Talking Heads – 2019 HR in Hospitality Conference

By Steve Williams


The Future of HR: Employee Experience

Jane Sunley – CEO and Founder, Purple Cubed

Throughout 2018, the continued changes and challenges experienced by business continued to put pressure on employee engagement and retention. And this was only exacerbated by a lowering of unemployment rates and much job-quitting in the face of company mergers, takeovers and those who ceased trading.

Employers realise that their potential to deliver high quality customer experiences (leading to loyalty and advocacy) is limited by their ability to engage and retain the right people, doing the right things, aiming to exceed expectations with enthusiasm. However, in the fight to keep heads above water this has, in some cases, meant delivering an exceptional employee experience has slipped down the priority list.

If companies are serious about staying in the game, paying more attention to the employee experience is a business essential in 2019 and beyond.

Personalisation is also going to become more of a focus in the future. Consumers demand a personalised experience based on our needs, desires and personalities, looking to organisations to offer unique experiences; be it shopping or socialising. The same is already becoming true of the employee experience. Employees come from all walks of life. They have different experiences, backgrounds and aspirations. They are individuals and definitely not a blanket group of ‘staff’. So why commit them to static career paths, universal benefits and one style of learning?

Recruitment, development, performance and the employer brand will all need to shift to offer as much of a bespoke approach as possible and appropriate. Managers and leaders will need to become nurturers and mentors; able to have coaching style conversations which get to the heart of what the employee needs to improve, learn, progress and deliver. Employee journeys will be individualised to help them reach their goals. The benefit to the business? If you work together, to build and achieve their goals, then you’re more likely to engage and retain, boosting productivity, creativity and the bottom line,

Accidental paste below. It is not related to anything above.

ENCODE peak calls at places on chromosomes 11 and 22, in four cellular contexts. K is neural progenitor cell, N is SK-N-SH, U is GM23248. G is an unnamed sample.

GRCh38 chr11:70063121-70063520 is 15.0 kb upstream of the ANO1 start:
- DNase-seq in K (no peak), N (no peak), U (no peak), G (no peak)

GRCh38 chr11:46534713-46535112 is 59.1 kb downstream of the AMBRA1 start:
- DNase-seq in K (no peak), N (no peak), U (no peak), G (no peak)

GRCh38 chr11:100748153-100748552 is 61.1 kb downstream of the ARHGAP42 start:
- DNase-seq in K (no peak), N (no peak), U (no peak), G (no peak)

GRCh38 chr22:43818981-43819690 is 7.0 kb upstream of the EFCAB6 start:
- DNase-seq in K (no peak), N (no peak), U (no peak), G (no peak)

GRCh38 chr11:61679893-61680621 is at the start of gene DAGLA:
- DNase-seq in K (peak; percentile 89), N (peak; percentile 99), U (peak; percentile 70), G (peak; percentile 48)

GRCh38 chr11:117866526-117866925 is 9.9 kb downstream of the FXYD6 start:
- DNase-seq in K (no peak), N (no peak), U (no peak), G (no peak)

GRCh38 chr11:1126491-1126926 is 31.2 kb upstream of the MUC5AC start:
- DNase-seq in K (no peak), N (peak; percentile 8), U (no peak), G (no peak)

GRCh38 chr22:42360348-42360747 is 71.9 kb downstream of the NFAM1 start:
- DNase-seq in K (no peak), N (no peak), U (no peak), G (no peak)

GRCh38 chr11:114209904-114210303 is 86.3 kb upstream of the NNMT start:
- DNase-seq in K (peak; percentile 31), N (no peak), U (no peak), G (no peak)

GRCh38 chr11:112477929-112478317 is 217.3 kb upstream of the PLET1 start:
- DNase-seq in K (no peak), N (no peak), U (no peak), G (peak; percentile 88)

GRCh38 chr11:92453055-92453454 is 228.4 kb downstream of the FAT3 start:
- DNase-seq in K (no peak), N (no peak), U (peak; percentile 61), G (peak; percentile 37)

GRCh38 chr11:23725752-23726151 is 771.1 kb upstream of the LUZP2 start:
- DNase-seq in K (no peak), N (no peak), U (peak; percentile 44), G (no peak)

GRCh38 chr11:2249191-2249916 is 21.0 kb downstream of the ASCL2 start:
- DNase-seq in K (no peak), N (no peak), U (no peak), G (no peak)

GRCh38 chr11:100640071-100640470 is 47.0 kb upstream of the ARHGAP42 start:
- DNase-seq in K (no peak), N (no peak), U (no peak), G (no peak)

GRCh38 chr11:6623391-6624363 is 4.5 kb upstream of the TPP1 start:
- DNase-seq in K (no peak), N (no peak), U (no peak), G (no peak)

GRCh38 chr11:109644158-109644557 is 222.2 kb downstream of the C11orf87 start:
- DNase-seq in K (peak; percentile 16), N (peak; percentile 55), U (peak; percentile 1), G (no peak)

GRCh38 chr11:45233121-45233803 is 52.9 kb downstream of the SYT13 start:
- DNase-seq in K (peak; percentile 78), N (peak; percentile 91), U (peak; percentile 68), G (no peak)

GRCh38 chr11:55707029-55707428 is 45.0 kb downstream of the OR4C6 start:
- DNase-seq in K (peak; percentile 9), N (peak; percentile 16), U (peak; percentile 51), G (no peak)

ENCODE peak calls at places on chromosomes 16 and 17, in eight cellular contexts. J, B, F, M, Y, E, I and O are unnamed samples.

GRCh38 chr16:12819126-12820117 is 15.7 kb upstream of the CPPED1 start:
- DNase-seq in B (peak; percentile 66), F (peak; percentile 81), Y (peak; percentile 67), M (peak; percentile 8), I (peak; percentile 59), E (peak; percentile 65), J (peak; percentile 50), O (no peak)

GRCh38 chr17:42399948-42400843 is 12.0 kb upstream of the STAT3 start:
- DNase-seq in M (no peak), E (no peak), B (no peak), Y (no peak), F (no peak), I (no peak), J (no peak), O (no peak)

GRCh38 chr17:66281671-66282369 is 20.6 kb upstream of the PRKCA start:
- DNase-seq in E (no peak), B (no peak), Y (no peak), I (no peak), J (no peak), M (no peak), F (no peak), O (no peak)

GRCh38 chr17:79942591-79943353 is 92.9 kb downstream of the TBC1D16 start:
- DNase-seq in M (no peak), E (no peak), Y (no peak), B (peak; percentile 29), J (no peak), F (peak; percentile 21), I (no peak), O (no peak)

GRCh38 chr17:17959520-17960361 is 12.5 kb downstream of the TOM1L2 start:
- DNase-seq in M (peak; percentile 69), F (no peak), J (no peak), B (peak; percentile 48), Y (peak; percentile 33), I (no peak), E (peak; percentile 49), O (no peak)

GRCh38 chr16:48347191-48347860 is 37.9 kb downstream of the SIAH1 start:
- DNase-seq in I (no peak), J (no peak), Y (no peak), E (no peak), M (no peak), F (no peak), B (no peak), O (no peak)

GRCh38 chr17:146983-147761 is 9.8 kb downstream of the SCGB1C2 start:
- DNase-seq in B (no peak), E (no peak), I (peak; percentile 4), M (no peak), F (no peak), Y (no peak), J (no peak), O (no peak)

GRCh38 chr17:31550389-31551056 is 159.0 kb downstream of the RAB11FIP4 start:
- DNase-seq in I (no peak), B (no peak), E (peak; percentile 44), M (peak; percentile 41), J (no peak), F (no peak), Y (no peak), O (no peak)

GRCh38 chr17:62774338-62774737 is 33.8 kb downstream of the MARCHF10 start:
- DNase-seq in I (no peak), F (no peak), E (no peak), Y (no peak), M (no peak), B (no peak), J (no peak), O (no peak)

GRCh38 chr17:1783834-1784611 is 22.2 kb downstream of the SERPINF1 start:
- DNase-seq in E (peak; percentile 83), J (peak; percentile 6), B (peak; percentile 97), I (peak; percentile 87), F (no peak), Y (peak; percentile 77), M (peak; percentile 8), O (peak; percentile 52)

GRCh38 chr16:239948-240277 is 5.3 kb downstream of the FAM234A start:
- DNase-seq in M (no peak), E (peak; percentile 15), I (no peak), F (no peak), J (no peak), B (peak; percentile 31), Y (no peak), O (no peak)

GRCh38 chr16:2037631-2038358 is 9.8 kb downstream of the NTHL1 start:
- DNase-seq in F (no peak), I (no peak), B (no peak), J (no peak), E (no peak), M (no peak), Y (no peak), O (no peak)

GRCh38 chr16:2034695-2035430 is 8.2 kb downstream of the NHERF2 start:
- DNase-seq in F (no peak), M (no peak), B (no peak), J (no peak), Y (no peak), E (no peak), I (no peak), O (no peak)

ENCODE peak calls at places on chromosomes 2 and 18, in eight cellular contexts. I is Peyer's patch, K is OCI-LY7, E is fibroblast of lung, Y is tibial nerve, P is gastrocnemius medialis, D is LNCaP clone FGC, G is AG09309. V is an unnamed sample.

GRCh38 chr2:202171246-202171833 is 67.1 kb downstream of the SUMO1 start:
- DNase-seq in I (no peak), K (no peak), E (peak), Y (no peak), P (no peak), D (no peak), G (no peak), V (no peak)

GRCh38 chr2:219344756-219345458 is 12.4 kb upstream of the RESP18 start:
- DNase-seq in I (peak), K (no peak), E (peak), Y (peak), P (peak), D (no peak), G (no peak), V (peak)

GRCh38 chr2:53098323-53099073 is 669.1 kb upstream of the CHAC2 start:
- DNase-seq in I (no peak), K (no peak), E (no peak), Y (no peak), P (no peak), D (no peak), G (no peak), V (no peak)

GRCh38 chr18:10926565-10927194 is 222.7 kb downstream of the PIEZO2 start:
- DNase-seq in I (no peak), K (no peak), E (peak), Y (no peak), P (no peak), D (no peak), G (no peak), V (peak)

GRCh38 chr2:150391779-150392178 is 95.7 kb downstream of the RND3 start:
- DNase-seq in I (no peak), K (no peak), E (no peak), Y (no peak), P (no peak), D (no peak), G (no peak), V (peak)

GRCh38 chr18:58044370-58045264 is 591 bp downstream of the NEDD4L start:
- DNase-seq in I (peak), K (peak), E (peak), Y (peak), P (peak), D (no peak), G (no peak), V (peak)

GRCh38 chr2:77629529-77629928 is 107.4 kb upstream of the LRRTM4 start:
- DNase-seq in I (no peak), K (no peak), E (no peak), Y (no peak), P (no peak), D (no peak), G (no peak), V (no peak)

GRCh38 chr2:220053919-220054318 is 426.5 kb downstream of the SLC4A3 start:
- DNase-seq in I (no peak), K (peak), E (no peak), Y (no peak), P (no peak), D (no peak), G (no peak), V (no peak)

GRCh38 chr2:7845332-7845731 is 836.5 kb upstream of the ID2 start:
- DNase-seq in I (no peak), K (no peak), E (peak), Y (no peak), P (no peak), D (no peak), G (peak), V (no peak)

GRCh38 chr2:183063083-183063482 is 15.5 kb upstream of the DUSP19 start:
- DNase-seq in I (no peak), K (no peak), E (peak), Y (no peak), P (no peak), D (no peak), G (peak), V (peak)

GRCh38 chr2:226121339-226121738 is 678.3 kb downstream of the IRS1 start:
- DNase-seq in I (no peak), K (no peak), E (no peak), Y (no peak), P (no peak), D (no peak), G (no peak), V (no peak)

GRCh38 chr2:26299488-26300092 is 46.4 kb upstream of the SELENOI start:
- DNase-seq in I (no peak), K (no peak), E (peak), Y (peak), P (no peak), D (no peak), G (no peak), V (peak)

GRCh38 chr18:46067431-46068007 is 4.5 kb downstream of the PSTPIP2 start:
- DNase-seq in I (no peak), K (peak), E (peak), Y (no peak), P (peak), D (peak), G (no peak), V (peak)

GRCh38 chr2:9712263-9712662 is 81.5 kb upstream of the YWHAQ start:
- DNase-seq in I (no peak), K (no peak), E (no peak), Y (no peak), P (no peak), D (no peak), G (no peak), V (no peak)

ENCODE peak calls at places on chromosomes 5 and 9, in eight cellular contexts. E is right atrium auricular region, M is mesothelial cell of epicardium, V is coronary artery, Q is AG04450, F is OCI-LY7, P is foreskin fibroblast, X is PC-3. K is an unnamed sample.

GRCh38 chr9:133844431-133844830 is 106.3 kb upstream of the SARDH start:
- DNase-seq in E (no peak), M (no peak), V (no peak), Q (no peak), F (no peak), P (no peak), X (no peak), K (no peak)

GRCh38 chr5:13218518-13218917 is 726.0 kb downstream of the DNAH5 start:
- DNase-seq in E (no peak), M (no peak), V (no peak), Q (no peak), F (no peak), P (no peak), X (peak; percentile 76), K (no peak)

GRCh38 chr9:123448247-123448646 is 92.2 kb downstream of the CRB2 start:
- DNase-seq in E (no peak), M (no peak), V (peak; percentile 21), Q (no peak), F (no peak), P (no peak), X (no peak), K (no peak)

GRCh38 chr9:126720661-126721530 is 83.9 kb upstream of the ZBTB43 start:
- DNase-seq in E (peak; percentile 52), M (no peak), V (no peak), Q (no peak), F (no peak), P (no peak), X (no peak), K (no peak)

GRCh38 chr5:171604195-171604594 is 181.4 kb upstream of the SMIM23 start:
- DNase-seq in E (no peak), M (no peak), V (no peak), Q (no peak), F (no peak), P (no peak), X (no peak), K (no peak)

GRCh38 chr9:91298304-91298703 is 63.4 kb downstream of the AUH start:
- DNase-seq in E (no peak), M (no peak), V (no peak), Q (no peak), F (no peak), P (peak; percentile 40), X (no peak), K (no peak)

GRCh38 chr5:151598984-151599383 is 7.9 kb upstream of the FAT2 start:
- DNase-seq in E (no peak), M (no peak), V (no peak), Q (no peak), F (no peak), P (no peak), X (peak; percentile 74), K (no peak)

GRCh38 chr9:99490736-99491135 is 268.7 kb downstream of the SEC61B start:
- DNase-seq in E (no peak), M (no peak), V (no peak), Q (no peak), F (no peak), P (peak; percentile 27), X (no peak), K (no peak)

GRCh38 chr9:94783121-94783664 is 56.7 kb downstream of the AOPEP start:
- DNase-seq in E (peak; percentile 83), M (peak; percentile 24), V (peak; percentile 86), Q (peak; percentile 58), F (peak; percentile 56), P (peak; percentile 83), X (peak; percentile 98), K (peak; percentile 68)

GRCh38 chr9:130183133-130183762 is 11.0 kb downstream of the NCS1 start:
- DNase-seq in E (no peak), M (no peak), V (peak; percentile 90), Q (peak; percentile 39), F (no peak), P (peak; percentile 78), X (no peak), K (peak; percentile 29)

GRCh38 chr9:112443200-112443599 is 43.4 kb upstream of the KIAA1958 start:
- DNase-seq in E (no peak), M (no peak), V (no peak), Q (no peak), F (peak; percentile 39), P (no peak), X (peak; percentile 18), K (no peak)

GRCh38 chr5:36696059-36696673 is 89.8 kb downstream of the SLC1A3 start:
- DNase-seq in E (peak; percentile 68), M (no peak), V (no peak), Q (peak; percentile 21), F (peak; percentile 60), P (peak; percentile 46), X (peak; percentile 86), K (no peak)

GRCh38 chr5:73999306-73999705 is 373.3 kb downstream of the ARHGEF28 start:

The first step is working out how to improve the employee experience.

All too often, organisations assume their owners and managers know best when it comes to improvement. Wrong. To truly achieve a great experience, you need to find out what your people think. This can be done quickly, through pulse or more in-depth surveys or just by talking with them and using focus groups. Take the time to ask; you’ll be surprised by what people say.

Once you have a clear picture, work out what is doable. In my experience, this is rarely about money and perks. It’s about the purpose and culture; the heart and the soul of the business. Start simple and build. Identify the quick wins and put a clear plan in place to deliver. It’s better to improve one thing significantly than to over-promise on stuff which never materialises. Communicating back to the business is vital – be transparent though manage expectations. Explain what is being done and why and be honest on what cannot be changed.

And then you need to review it. Not just once a year but regularly, throughout, with your people involved throughout. The employee experience must evolve as the company grows and the world changes. By being nimble and reflective of what going on means you’re more likely to future-proof your organisation; attracting the right people and turning them from short-term hires into longer-term achievers. You know it make sense…

Jane Sunley is CEO and founder of Purple Cubed, award-winning people experts who provide smart, practical, creative solutions to reduce labour turnover, increase employee engagement and add to the bottom-line. She is also President of HR in Hospitality and a best-selling business author. Her latest book, The People Formula: 12 steps to productive, profitable, performing business, is available to buy now (